ONLINE BRIEFING: Tues 2 March 2010, 10:30 a.m.
Drought-resistance, reduced greenhouse gas emissions intensity, superior nutrition for livestock — these are some of the benefits promised by researchers developing genetically modified pasture crops.
But will these be enough to convince farmers — and the wider public — to accept GM pastures?
No GM pasture crop has yet been approved for release in NZ, but several, including ryegrass and clover varieties, have been under development in research organisations for years, and are now approaching readiness for market.
How far advanced is New Zealand research in this area? What risks must be evaluated? What are the prospects for dairy, meat and other producers if GM crops are released here? And what are the potential impacts on our international image?
To address these and other questions, the Royal Society of New Zealand has today released the latest in its Emerging Issues series of papers, which is now available online. This briefing brings together a panel of experts who contributed to the paper.
Audio from the briefing is posted below. Registered journalists can access slides from the speakers’ presentations in the SMC Resource Library.
Listen to an audio recording of the SMC media briefing:
Dr Stephen Goldson – Vice-President, Council of RSNZ; Chief Scientist, AgResearch; Prime Minister’s Science Advisory Committee.
Dr Goldson has been involved in pest management and biosecurity research for thirty years, including the study of exotic weevil pests in pasture and their suppression using biological control and plant resistance. More recently, he has worked as AgResearch’s Chief Scientist and has contributed to many national biotechnology, biosecurity and science policy advisory groups. He is currently Vice President, Biological and Life Sciences, Royal Society of New Zealand.
Dr Michael Dunbier – Pastoral Genomics
Dr Dunbier is a research scientist with expertise in genetics and plant breeding, a former director of DSIR Crop Research and founding Chief Executive of Crop & Food Research. He chairs the Boards of the BioProtection Centre of Research Excellence, Pastoral Genomics Consortium, HorticultureNZ Vegetable Research & Innovation Board and the Governance Groups of two NIWA OBIs. He is also a Director of the Foundation for Arable Research. In 2005 he received the Bledisloe Medal from Lincoln University, and he is a Fellow of both the NZ Institute of Agricultural Science and the NZ Institute of Management.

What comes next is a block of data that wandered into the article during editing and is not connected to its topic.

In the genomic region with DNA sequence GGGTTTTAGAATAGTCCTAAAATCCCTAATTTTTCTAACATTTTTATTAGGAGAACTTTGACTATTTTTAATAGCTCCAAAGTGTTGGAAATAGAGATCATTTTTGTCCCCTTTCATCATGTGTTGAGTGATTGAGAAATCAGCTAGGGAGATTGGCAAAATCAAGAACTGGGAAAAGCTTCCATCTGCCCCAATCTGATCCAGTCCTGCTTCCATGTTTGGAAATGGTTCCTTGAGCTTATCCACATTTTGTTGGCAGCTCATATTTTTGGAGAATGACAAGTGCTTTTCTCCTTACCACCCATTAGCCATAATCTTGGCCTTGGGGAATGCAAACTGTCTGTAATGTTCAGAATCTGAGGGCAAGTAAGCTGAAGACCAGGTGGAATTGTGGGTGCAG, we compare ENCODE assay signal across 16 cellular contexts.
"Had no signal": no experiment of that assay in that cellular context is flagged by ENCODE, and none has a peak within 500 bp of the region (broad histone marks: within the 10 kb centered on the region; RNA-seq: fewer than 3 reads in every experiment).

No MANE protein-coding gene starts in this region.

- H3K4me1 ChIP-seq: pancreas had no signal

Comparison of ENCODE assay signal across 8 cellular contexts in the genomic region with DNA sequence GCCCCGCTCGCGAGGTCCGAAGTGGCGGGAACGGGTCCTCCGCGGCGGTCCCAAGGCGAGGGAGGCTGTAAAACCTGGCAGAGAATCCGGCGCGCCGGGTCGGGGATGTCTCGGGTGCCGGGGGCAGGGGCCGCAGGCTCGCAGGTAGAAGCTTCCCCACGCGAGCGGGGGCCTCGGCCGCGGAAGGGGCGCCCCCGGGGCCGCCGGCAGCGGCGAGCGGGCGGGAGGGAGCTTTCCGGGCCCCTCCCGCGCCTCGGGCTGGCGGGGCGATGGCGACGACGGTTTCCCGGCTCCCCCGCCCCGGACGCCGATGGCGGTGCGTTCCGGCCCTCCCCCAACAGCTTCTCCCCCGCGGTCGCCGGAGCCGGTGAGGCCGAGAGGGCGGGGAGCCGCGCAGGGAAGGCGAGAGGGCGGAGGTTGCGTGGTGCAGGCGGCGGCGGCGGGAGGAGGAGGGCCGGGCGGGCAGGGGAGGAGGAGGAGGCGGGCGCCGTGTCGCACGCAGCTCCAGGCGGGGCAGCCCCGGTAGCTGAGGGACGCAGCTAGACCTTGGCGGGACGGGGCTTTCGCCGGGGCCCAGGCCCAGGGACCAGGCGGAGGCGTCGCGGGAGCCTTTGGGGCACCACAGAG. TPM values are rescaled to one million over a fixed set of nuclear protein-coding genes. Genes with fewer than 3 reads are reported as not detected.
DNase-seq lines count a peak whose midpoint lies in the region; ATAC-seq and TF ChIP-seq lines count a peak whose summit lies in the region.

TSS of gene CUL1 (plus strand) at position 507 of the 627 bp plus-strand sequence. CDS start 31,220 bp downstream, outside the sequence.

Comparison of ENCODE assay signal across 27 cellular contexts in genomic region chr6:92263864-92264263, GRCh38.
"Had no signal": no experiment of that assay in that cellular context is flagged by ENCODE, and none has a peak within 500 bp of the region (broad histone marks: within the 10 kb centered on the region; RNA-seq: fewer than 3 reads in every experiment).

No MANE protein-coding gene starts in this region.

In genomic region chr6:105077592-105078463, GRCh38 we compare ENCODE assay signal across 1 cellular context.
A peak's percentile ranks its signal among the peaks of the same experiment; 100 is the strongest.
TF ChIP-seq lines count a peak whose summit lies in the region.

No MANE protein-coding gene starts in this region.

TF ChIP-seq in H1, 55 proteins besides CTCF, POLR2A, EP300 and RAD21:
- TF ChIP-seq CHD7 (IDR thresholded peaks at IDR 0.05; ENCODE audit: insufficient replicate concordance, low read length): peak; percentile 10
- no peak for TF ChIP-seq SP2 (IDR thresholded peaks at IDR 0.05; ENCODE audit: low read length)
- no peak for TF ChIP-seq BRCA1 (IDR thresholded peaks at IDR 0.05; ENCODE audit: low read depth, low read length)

Pastoral Genomics is a research consortium funded by the Foundation for Research Science & Technology and pastoral agricultural industry organizations in the dairy, meat and velvet industries to pursue new forage cultivars.
Prof Caroline Saunders – Director of AERU, Lincoln University
Dr Caroline Saunders has 20 years research expertise in the UK and New Zealand, with over 100 publications specialising on economic impact of policy. Her current research specialises in economic development of New Zealand especially for the regions. This includes assessing optimum use of NZ resources to improve well-being of NZers including research on international trade, resource use in regions, market access and development of new technologies.
In addition she is developing novel ways of assessing the impact of development including the social and environmental impacts. She has undertaken research for a wider range of private and public bodies both here and overseas. These include the EU commission, MAF, MFAT, Treasury, MFE, High Growth and various producer groups.